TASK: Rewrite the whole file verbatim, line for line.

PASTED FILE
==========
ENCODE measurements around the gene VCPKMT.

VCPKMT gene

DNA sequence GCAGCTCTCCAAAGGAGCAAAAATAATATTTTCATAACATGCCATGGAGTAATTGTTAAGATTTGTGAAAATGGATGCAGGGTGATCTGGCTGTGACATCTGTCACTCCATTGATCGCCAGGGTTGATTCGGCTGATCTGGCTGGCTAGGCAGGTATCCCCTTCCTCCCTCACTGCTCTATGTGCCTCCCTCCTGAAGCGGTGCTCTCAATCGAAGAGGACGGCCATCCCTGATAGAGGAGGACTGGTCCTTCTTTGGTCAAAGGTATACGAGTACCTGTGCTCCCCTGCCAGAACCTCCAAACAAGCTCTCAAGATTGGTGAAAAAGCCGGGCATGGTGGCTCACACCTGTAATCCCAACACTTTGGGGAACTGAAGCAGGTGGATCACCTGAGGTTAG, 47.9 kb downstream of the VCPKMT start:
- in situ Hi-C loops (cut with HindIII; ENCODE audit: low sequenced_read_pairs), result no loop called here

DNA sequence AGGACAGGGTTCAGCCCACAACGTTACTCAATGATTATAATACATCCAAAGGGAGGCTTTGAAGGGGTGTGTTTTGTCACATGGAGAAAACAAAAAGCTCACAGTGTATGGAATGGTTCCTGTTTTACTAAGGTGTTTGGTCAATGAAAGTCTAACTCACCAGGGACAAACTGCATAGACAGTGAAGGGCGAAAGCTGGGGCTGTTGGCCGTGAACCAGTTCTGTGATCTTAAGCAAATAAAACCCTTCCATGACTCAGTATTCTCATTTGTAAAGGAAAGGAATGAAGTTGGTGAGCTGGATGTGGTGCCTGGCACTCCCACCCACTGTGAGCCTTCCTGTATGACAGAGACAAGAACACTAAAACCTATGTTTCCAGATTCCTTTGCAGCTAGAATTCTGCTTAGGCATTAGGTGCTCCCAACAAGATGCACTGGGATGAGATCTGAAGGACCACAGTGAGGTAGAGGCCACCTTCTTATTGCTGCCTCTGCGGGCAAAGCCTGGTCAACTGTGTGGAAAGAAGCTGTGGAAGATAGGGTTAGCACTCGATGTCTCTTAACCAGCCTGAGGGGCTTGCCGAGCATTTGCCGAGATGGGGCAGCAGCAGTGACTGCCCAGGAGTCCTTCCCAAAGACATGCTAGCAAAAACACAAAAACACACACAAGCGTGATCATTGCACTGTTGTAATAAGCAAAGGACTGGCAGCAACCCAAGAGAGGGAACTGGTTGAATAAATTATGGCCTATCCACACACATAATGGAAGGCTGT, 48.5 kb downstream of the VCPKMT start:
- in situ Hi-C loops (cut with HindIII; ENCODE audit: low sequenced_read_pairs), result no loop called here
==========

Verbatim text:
ENCODE measurements around the gene VCPKMT.

VCPKMT gene

DNA sequence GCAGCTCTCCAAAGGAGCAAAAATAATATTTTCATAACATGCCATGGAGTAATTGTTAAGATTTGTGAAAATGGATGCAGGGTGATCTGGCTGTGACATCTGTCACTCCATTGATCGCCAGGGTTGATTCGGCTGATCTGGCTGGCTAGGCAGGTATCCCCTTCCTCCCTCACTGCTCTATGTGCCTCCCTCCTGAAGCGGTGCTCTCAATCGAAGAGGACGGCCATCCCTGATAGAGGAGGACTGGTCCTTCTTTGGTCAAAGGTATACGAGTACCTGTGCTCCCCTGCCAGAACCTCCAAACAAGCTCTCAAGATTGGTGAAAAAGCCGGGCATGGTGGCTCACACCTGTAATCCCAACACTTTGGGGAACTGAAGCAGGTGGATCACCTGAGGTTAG, 47.9 kb downstream of the VCPKMT start:
- in situ Hi-C loops (cut with HindIII; ENCODE audit: low sequenced_read_pairs), result no loop called here

DNA sequence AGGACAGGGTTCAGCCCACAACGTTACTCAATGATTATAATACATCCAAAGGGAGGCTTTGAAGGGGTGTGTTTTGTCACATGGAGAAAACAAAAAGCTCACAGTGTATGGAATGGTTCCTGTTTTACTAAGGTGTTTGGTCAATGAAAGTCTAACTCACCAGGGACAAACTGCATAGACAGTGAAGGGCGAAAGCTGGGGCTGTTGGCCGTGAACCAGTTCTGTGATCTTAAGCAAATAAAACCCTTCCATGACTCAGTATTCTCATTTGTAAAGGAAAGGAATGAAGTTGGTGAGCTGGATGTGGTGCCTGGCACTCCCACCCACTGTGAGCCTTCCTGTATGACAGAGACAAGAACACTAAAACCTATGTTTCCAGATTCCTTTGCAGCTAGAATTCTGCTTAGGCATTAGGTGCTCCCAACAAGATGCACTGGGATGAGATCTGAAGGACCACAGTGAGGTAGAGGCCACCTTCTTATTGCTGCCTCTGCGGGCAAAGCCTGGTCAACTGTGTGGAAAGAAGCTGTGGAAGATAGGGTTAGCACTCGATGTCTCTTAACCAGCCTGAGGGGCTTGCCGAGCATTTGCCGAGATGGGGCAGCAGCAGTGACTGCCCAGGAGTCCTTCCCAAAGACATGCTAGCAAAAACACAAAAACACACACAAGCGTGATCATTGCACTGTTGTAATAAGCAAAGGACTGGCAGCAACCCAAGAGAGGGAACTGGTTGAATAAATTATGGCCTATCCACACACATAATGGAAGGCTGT, 48.5 kb downstream of the VCPKMT start:
- in situ Hi-C loops (cut with HindIII; ENCODE audit: low sequenced_read_pairs), result no loop called here